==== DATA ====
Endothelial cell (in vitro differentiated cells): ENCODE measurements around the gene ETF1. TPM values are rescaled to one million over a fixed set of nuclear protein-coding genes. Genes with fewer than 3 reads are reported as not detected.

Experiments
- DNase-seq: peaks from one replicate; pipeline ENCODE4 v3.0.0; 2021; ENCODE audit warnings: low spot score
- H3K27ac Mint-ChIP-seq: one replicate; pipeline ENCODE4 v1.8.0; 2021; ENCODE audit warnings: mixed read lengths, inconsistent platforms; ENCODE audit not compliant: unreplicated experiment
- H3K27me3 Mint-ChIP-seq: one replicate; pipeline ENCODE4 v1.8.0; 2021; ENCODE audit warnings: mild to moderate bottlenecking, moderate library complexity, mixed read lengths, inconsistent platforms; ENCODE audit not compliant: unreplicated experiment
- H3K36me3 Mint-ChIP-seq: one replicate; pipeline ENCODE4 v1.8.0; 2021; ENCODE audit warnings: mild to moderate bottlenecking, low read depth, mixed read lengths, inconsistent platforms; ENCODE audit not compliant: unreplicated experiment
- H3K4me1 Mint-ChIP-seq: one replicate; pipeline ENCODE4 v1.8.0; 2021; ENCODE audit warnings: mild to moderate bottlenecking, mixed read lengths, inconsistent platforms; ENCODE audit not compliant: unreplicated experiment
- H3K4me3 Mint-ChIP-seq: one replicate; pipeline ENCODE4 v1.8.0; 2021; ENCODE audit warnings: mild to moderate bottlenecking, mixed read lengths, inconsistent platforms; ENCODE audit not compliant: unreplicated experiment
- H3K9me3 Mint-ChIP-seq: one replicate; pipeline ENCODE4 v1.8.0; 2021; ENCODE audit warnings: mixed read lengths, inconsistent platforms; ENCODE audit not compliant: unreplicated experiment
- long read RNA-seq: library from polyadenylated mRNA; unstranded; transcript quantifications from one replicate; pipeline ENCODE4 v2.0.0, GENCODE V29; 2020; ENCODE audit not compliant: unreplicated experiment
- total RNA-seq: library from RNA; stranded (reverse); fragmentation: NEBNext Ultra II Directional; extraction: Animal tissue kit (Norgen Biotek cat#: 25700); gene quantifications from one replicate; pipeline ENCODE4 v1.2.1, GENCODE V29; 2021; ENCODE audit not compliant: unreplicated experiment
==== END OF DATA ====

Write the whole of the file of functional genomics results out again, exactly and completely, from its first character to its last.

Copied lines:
Endothelial cell (in vitro differentiated cells): ENCODE measurements around the gene ETF1. TPM values are rescaled to one million over a fixed set of nuclear protein-coding genes. Genes with fewer than 3 reads are reported as not detected.

Experiments
- DNase-seq: peaks from one replicate; pipeline ENCODE4 v3.0.0; 2021; ENCODE audit warnings: low spot score
- H3K27ac Mint-ChIP-seq: one replicate; pipeline ENCODE4 v1.8.0; 2021; ENCODE audit warnings: mixed read lengths, inconsistent platforms; ENCODE audit not compliant: unreplicated experiment
- H3K27me3 Mint-ChIP-seq: one replicate; pipeline ENCODE4 v1.8.0; 2021; ENCODE audit warnings: mild to moderate bottlenecking, moderate library complexity, mixed read lengths, inconsistent platforms; ENCODE audit not compliant: unreplicated experiment
- H3K36me3 Mint-ChIP-seq: one replicate; pipeline ENCODE4 v1.8.0; 2021; ENCODE audit warnings: mild to moderate bottlenecking, low read depth, mixed read lengths, inconsistent platforms; ENCODE audit not compliant: unreplicated experiment
- H3K4me1 Mint-ChIP-seq: one replicate; pipeline ENCODE4 v1.8.0; 2021; ENCODE audit warnings: mild to moderate bottlenecking, mixed read lengths, inconsistent platforms; ENCODE audit not compliant: unreplicated experiment
- H3K4me3 Mint-ChIP-seq: one replicate; pipeline ENCODE4 v1.8.0; 2021; ENCODE audit warnings: mild to moderate bottlenecking, mixed read lengths, inconsistent platforms; ENCODE audit not compliant: unreplicated experiment
- H3K9me3 Mint-ChIP-seq: one replicate; pipeline ENCODE4 v1.8.0; 2021; ENCODE audit warnings: mixed read lengths, inconsistent platforms; ENCODE audit not compliant: unreplicated experiment
- long read RNA-seq: library from polyadenylated mRNA; unstranded; transcript quantifications from one replicate; pipeline ENCODE4 v2.0.0, GENCODE V29; 2020; ENCODE audit not compliant: unreplicated experiment
- total RNA-seq: library from RNA; stranded (reverse); fragmentation: NEBNext Ultra II Directional; extraction: Animal tissue kit (Norgen Biotek cat#: 25700); gene quantifications from one replicate; pipeline ENCODE4 v1.2.1, GENCODE V29; 2021; ENCODE audit not compliant: unreplicated experiment